Create Illustrated Type from Sketch to Vector
As a commercial artist I do a ton of illustration, custom lettering and typography. There have been many cases that I've experienced where using a combination of both illustration and typography is the best solution to communicate the message. In the following tutorial, I'll show a method I use to approach and execute illustrating type.
Illustrated type, instead of having the standard picture with a headline or some sort of the written copy, for me, can really take a piece to the next level. Of course, it should serve a purpose and make sense for its final destination, so first I will make sure my concept and word to be illustrated are solid before I start.
You can find the source files in a directory labeled "source" that came in the ZIP file that you downloaded. You may wish to look through them briefly before we begin.
I have decided to use the word "Type" for this tutorial because after all it is about illustrating type. So the first thing is to type the word "Type" in Illustrator. Normally, I will look at a bunch of different typefaces to see if any of the letterforms jump-out at me or spark ideas.
After looking through a variety of typefaces I decide, as I often do, on the classic ITC Avant Garde Gothic set in Demi 212.13 pt.
Next, I print out a hair line version (outlined in black with a 0.25pt stroke) of the type. I use this print-out as a way of being absolutely solid on legibility, as opposed to completely building the letters from scratch, which I often do as well. This is probably the one thing I do that is different from most illustrators, but I am a designer/illustrator hybrid of sorts, so this is one of the ways I go about it.
Using that hairline print out, I sketch out the illustration directly on top of the print out. I quickly rough in any ideas that I may have. Here is one of the first concept sketches (wow that's an ugly drawing).
After a few other horribly drawn sketches I decide on the direction of the word "Type" being a twisty-turny pencil (like the crazy straws from when you were a kid).
Bring the sketch into AI and lock it down (Command + 2).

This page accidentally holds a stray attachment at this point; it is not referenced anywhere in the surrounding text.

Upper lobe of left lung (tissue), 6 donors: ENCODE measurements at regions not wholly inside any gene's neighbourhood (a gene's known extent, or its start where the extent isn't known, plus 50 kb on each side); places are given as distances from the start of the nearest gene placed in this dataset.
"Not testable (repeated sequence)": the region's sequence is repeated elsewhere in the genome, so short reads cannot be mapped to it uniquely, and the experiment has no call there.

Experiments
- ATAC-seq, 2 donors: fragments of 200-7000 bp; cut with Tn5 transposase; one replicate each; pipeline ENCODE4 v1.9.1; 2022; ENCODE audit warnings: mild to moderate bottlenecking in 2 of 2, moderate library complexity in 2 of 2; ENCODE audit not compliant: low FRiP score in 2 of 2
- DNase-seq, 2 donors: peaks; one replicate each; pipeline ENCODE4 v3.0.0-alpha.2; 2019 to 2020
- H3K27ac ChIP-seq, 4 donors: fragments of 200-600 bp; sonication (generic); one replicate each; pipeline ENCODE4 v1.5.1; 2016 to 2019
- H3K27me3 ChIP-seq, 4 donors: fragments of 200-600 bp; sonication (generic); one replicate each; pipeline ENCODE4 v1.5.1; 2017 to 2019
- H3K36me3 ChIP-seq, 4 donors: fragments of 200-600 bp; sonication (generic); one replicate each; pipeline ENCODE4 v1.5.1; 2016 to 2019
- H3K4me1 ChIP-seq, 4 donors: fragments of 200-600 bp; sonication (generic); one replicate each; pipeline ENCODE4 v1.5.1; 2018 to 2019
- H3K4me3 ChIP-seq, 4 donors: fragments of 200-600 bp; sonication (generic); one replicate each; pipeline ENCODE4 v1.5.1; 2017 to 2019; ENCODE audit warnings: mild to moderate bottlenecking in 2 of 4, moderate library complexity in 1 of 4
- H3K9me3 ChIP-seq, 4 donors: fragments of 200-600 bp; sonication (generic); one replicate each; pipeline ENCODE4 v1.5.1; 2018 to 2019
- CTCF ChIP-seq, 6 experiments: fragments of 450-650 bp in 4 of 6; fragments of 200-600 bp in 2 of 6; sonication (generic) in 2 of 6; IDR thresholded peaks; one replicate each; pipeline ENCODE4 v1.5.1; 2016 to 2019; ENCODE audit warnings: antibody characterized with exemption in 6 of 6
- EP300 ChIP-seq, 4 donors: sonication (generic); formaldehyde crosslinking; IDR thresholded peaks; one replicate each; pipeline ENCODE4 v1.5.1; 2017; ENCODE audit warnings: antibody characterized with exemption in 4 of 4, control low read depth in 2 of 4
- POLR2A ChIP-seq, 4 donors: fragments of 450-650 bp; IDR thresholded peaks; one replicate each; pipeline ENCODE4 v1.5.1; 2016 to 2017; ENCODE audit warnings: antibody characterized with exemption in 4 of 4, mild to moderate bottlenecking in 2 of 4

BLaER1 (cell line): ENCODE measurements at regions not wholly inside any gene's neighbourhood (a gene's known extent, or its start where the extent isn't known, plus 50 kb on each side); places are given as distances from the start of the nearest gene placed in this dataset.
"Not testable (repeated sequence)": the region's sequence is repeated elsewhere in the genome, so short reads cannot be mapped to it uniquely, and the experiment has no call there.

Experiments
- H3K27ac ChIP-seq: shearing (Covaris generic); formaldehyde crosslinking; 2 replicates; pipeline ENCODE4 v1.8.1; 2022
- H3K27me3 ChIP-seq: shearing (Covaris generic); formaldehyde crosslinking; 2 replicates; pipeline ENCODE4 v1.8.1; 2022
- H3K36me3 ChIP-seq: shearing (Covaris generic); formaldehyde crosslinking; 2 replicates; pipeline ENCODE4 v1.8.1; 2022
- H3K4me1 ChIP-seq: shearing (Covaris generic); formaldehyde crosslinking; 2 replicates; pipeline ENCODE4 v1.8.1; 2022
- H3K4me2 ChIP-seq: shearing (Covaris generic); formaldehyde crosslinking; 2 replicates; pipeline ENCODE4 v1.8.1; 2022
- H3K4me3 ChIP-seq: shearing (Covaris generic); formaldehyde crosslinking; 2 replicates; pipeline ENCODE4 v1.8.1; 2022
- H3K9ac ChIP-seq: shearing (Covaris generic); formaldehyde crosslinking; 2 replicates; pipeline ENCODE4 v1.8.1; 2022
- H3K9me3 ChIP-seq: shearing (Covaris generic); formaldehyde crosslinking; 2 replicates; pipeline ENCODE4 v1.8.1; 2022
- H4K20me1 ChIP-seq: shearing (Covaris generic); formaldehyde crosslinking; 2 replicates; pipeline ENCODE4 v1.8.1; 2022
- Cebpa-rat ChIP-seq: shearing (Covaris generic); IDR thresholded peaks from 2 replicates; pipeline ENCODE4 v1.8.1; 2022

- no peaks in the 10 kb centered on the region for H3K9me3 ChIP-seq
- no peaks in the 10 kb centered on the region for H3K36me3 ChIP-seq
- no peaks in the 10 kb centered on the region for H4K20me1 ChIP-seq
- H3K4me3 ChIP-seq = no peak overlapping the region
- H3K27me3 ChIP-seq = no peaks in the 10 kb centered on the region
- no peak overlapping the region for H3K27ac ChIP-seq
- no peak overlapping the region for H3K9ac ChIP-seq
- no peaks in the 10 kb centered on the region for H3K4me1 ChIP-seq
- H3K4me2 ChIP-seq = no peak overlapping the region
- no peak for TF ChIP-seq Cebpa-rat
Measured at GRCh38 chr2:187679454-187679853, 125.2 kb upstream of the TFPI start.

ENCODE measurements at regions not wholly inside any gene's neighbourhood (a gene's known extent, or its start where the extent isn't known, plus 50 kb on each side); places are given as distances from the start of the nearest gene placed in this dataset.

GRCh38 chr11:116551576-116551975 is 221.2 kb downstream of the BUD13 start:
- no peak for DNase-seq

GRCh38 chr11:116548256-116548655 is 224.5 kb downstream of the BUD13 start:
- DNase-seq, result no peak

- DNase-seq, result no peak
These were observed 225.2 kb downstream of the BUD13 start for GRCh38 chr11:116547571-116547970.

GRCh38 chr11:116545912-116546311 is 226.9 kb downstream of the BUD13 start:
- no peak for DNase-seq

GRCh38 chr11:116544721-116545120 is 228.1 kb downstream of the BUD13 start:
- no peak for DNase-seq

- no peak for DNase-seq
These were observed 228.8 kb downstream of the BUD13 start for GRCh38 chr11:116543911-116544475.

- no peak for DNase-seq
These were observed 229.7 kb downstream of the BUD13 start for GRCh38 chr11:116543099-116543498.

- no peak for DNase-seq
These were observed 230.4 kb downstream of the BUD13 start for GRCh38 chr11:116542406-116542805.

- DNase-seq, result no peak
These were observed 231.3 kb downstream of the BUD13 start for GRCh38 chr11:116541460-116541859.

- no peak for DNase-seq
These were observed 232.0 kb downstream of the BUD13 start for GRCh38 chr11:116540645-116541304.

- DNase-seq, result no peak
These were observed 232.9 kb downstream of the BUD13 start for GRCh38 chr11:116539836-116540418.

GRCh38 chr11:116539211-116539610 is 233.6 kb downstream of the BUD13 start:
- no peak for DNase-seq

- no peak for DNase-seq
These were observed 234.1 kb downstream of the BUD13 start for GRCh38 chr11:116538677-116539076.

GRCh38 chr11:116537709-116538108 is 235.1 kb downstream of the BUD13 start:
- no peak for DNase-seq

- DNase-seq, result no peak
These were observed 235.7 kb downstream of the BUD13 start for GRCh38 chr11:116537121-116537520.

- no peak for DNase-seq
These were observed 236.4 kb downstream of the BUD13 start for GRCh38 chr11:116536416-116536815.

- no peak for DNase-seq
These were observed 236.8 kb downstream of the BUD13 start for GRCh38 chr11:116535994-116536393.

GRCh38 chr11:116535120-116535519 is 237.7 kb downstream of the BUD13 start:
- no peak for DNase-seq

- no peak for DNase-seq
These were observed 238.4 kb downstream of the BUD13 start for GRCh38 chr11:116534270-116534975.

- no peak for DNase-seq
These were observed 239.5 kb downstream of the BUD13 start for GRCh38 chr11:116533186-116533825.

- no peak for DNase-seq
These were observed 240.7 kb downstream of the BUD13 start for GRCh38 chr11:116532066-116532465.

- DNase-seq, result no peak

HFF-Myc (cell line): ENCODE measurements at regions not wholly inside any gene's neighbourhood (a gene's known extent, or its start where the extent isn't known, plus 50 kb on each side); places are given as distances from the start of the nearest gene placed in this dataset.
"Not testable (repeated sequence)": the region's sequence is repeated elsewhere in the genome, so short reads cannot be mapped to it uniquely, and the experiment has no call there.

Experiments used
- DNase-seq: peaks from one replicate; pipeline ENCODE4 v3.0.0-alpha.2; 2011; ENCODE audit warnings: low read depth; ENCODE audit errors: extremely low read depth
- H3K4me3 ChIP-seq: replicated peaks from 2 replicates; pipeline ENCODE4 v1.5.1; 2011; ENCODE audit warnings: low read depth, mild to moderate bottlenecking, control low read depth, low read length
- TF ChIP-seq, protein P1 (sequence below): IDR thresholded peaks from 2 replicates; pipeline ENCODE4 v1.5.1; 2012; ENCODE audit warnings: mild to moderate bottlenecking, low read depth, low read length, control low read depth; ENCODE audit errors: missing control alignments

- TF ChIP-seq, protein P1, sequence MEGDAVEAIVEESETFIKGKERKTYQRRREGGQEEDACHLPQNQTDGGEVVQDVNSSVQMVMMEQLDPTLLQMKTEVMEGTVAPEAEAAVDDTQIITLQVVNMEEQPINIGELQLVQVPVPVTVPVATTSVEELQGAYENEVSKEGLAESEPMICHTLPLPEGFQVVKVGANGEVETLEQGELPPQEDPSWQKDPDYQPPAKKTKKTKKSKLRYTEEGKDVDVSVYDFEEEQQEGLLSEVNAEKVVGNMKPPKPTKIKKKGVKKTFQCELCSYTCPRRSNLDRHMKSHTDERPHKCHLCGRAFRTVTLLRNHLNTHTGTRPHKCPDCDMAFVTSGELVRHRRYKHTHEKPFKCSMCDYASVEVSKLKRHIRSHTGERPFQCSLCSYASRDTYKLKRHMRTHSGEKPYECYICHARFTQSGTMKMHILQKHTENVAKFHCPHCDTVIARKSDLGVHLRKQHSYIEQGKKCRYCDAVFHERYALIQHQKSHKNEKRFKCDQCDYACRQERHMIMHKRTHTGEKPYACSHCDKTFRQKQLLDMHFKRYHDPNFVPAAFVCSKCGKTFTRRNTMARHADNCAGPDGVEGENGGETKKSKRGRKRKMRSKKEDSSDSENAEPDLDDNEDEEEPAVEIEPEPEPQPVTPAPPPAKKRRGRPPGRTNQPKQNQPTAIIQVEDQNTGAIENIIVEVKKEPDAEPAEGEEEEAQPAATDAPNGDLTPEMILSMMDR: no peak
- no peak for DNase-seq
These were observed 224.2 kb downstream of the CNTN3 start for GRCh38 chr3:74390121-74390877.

In AI, using the Pen Tool, start to trace over the appropriate lines of the sketch.
At this point, just rough everything in. Start modifying the lines from the sketch so that they make more sense and look better. Here you can see that the sketch was a little too loose on defining the letter "p." Fix any issues like that by drawing them correctly (using the Pen Tool still).
Here all the lines are drawn and the overall shape/look of the illustration is starting to form.
Next, go in and refine all of the spacing and shapes so that they are clean and look even. For example, on the letter "p" you can see that the circle shape creating the bowl is imperfect. This needs to be fixed up so that everything looks neat and clean.
Here everything looks good and for the most part evenly spaced. I think it's coming along nicely - hehe!
Next simply color in the shapes, using the color palette or swatches. I chose colors that are relatively close to the actual colors of the pencil. Using the Rectangle Tool simply drop a background color in, so that it's easier to see the line work. If you wanted, I think you could actually stop at this point and you would have a rather nice illustration.
But we're not quitters are we? Nopers! Next, lets put in some details that take this illustration to the next level. As you may have noticed there is a line on the left-hand side of the letter "T" that seems unnecessary. Without the line it was kind of hard to read the letter "T."
We'll fix this issue (*wink, I may have planed this from the beginning) by using the Pen Tool to draw in lines so that the pencil reads "No. 2."
Next, draw in two lines throughout the yellow pencil letter-forms to describe the edges of the pencil. I am drawing in red now, so that you can see what I am describing.
Once all of the lines are drawn, select one of the newly drawn pieces. Then go to Select > Same > Stroke Color. You can also use the Magic Wand Tool. Choose a nice orange that almost blends in with the yellow color of the pencil.
Select the "No. 2" line work, then bump the stroke up to 1.5pt in the stroke palette.
Again using the Pen Tool, draw a few lines in the metal shape. In the stroke palette check the box to make them a dashed line.
Change the background color to a nice darkish blue/green.
Next we'll put in the final touches. Select the pink eraser shape, copy it (Command + C), and past a new shape in front (Command + F). Paste in a texture, which you can get from my Create a Vector Texture From Scratch tutorial, and past it behind the new pink eraser shape. Select the texture and color it a slightly darker pink than the initial pink color. Select both shapes, then Option-click and select Create Clipping Mask.
Select the cream wood of the pencil shape, copy it (Command + C), and past a copy in front (Command + F). Paste in another texture, which you can get from my Create a Vector Texture From Scratch tutorial, be sure to paste it behind the new wood shape. Select the texture and color it a slightly darker cream color. Select both shapes, then Option-click and select Create Clipping Mask.
Just for fun draw (using the pen tool with an applied stock brush) a scribble and the word "illustrating" coming from the pencil tip.
To make it seem like the pencil has drawn a line that intertwines within the pencil; select, a single point using the Direct Selection Tool, and copy (Command + C) it. Then the trick is to deselect all (Shift + Command + A) and past a copy of the point in front.
The very last thing to do is to paste a large texture in just above the "background" layer and color it one shade different than the background color. This just gives it a little something extra. And done!
That's it! The final image is below. You can view the large version here.